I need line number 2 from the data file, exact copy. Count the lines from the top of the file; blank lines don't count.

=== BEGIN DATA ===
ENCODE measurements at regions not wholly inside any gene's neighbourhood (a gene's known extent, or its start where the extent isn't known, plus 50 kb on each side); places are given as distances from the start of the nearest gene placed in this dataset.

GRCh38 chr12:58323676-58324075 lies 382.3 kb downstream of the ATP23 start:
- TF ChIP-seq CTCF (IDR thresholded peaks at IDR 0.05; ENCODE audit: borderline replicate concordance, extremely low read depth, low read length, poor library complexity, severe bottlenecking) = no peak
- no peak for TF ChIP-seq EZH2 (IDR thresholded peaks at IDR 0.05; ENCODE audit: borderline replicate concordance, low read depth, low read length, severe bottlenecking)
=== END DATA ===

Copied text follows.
GRCh38 chr12:58323676-58324075 lies 382.3 kb downstream of the ATP23 start: